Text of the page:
No joy for pebble-dash person

The Conservatives' hopes of winning the next election, already very faint, would be virtually extinct if it were not for two things: the brief poll lead they enjoyed in the autumn after the petrol-tax protests, and the success of George W Bush (we should refrain from calling it victory, since he did not actually win a majority of votes) in the US presidential elections. From these, the outlines of a winning campaign strategy emerge before William Hague's wondering eyes. This threat to Labour's second term is outlined in a chilling memo, which we reproduce on page 8 of this issue, written by Steve Morgan, the head of a public affairs consultancy, to Tony Blair and Gordon Brown. Put simply, it involves an appeal to the "little people" - those who, while not poor, live on modest incomes in modest pebble-dash houses, hold modest ambitions for themselves and their children, run modest cars and hold modest views to the effect that the country is being overrun by foreigners scrounging on social security and that gay men flaunt themselves rather too much these days. These people, or so the theory goes, resent the swish, promiscuous lifestyles of the metropolitan glitterati; equally, they resent the feckless, idle poor who benefit from state handouts.

The Tory proposal to abolish tax on dividends and savings income for those earning less than £32,785 a year is a perfect example of how Mr Hague intends to appeal to such people and of how he has learnt from the Bush campaign. The Republicans, as Mr Morgan explains, accepted many of the Democrats' social objectives, such as a better deal for pensioners, but proposed to achieve them in a different way. Mr Hague's proposal, too, is presented as of benefit to pensioners, as well as blue-collar workers, and to the thrifty ones particularly. The Tory leader and the shadow chancellor, Michael Portillo, conjure up the image of a special deal for the holders of piggy-banks (which, one feels, go with pebble-dash houses), who occasionally take a few pennies to the Halifax, being too unsophisticated to understand the stock market.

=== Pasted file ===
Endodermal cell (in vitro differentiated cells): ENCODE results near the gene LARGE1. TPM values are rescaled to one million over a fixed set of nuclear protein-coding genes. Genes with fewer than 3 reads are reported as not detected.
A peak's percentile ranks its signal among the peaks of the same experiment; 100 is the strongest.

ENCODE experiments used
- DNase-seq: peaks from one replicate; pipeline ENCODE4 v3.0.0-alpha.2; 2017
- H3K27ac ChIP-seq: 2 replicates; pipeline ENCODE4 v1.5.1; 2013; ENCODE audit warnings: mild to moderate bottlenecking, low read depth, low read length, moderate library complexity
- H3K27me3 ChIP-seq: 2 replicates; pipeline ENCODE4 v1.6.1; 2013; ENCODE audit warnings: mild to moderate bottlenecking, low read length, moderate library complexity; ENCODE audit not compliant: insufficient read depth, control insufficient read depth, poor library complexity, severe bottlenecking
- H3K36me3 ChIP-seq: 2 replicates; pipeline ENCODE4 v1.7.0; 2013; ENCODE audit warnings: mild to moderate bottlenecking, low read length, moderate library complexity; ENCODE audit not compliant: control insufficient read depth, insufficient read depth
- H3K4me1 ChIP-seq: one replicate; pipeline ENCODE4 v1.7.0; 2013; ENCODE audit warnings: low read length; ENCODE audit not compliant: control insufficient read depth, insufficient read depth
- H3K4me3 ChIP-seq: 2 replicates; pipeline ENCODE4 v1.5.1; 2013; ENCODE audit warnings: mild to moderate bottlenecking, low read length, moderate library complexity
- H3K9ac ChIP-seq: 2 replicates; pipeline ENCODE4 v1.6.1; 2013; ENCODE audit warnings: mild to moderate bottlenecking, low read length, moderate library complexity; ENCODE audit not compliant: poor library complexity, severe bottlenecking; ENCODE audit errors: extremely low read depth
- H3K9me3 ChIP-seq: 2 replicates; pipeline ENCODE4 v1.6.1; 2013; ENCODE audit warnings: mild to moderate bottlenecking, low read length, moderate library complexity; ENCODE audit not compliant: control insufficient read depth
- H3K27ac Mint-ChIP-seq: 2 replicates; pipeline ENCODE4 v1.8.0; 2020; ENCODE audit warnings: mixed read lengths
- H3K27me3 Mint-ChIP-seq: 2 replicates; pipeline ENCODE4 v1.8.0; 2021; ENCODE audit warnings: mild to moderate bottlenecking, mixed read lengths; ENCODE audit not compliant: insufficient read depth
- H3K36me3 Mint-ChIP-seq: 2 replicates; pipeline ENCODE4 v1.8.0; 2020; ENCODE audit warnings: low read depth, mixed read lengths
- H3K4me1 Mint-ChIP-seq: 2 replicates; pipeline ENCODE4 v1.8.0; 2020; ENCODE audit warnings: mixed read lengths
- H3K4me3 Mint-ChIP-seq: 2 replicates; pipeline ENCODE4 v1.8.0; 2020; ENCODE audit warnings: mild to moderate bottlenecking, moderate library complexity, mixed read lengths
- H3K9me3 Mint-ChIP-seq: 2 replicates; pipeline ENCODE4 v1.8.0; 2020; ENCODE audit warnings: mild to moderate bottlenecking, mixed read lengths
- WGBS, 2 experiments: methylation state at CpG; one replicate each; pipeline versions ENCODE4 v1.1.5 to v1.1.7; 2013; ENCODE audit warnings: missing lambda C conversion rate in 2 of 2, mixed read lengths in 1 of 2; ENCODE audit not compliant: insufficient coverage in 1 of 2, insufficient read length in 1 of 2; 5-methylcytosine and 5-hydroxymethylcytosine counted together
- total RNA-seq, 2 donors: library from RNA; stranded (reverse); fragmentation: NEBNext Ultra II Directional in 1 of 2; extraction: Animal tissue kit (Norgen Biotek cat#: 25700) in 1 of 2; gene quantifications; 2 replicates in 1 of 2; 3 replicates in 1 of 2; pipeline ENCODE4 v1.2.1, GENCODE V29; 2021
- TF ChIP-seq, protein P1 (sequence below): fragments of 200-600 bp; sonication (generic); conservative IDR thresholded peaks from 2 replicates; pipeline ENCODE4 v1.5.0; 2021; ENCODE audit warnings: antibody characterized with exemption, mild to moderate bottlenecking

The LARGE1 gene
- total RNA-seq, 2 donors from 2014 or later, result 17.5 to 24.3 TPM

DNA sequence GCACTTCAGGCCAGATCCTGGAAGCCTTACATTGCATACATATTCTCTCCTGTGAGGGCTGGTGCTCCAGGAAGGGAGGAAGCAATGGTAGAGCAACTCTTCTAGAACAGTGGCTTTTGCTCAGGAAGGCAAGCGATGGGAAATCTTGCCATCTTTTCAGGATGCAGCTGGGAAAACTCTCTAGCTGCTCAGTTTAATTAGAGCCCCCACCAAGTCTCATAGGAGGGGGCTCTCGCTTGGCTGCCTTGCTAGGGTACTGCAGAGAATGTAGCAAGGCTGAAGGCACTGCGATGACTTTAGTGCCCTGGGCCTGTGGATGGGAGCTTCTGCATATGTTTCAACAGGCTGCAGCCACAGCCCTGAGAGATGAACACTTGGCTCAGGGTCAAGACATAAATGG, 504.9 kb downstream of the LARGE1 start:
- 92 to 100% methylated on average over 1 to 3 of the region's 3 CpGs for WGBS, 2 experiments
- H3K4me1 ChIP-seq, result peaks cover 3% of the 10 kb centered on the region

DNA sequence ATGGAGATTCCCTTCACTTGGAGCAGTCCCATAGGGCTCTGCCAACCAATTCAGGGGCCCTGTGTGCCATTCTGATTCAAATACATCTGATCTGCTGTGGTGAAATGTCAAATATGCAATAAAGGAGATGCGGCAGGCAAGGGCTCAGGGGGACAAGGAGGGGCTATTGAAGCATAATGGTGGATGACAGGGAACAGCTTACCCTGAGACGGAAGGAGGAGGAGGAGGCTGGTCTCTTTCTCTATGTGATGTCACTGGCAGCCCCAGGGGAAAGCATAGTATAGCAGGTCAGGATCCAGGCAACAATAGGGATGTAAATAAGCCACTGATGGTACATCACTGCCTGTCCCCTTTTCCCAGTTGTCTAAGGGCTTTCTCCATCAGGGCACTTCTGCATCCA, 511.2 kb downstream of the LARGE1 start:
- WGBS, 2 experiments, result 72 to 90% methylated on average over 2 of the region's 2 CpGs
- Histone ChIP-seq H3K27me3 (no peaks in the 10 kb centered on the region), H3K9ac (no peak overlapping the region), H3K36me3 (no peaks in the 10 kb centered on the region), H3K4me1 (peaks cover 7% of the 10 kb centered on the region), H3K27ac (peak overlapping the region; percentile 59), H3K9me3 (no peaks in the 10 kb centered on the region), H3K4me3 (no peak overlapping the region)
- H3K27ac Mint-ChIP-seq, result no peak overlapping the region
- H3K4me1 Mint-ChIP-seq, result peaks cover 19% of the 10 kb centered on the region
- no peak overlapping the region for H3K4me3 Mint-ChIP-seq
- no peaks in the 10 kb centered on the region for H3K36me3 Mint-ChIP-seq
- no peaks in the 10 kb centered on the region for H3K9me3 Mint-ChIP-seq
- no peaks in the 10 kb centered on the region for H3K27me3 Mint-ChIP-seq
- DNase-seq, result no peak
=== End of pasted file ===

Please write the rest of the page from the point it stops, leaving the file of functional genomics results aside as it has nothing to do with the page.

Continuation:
All this is nonsense. Even usually perceptive press commentators seem to have bought the line that the proposal represents a radical departure in Toryism in that it offers no benefit to the rich. On the contrary, non-pensioners in the top 10 per cent of earners will gain to the tune of an annual £1,500 each on average. Moreover, it would be perfectly possible for a non-working couple that had well over £1m in capital between them (not including the value of any property they owned) to pay no tax whatever. By contrast, the benefit to the middle 10 per cent of earners - pebble-dash people, presumably - amounts to an average of just £78 a year.

What can be said with great certainty is that the scheme benefits the poor hardly at all. Most poor people have no savings; of those in the bottom 10 per cent of earners who would benefit, the average gain is £18 a year. To be fair, appealing to the poor of working age is no part of Tory strategy. But even the majority of pensioners, who are supposed to be dancing round their Zimmer frames in celebration of Mr Portillo's largesse, will not benefit, since 60 per cent pay no tax as it is. And the richest tax-paying pensioners (who are already far richer than the vast majority of families with children) will gain 70 times as much as the poorest tax-paying pensioners.

This scheme, moreover, will cost at least £3bn, the same sum that Gordon Brown plans to spend on helping families with children. The question arises once more, as it so often arose in the past over Labour spending plans: where will the money come from? Here, the best verdict is that delivered recently by the Sunday Times economics editor: it is all "a dreadful muddle". Mr Portillo, committed to reducing public spending by £16bn, has come up with only £8bn of cuts. Many of them don't look like cuts at all (saving £200m from regional assemblies is difficult when Labour has no budget for them) but, among those that do, there is a clear theme. Cutting industrial injuries benefit and cutting support for lone parents are straightforward attempts to penalise the less well-off, while cutting welfare state "fraud" is merely code for making it harder for poor people to get benefits.

One can thus see Mr Hague's strategy, and it might just work. But it should not be hard to convince pebble-dash people, Mondeo men, Worcester women, and all the other categories conjured up in the imaginations of marketing folk, that the Tories have nothing to offer. The Tories were rumbled in 1997; they will be rumbled again.

This article first appeared in the 12 February 2001 issue of the New Statesman, Exclusive: how Labour could lose